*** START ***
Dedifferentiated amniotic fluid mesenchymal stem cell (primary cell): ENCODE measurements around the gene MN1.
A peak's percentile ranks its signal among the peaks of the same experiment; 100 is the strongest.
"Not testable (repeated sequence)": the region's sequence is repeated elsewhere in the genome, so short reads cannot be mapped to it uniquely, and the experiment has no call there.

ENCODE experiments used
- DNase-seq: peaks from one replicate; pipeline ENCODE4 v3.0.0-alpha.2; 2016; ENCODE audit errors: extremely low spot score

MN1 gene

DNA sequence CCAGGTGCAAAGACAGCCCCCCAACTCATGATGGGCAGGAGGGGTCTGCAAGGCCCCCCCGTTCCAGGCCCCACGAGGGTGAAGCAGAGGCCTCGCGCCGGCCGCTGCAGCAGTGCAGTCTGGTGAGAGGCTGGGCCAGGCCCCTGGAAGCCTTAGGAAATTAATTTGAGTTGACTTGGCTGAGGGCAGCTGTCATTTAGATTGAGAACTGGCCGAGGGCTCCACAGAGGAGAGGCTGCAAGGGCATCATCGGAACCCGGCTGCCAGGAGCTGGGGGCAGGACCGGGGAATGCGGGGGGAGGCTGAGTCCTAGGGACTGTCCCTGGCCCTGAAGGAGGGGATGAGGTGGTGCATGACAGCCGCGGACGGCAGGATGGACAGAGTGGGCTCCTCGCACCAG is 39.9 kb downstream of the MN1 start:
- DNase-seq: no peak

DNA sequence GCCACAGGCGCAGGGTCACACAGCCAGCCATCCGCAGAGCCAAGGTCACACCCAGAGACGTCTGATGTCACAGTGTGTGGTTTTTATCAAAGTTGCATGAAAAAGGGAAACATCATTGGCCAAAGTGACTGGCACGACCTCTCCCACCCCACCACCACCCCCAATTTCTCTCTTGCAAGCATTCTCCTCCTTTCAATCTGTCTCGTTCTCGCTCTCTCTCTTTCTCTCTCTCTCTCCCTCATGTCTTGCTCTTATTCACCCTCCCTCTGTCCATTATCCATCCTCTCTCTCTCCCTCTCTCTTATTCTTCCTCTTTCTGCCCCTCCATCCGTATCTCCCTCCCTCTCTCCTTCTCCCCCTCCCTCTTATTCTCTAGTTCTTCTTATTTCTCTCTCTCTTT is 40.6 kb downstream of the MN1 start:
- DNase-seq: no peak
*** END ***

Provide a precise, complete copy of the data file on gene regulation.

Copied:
Dedifferentiated amniotic fluid mesenchymal stem cell (primary cell): ENCODE measurements around the gene MN1.
A peak's percentile ranks its signal among the peaks of the same experiment; 100 is the strongest.
"Not testable (repeated sequence)": the region's sequence is repeated elsewhere in the genome, so short reads cannot be mapped to it uniquely, and the experiment has no call there.

ENCODE experiments used
- DNase-seq: peaks from one replicate; pipeline ENCODE4 v3.0.0-alpha.2; 2016; ENCODE audit errors: extremely low spot score

MN1 gene

DNA sequence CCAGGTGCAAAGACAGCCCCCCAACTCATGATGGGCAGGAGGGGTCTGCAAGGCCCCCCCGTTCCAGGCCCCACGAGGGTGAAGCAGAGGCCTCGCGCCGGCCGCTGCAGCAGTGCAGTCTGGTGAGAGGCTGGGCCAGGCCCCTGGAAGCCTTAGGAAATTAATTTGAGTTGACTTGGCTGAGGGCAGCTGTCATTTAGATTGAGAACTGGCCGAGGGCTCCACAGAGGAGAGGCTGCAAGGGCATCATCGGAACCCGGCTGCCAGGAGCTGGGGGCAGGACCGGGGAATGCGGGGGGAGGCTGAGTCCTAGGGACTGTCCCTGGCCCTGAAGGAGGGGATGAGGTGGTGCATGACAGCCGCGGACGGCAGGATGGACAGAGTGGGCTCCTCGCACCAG is 39.9 kb downstream of the MN1 start:
- DNase-seq: no peak

DNA sequence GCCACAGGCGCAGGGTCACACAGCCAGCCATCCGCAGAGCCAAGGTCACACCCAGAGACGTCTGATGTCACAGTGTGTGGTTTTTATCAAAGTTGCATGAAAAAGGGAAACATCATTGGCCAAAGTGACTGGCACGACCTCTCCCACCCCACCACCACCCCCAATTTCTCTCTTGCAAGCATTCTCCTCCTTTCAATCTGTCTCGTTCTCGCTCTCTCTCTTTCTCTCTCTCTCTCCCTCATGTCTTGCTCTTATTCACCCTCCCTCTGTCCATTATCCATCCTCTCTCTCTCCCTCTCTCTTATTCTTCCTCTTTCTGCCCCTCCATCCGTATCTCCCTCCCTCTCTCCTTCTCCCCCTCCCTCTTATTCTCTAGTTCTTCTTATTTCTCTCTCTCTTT is 40.6 kb downstream of the MN1 start:
- DNase-seq: no peak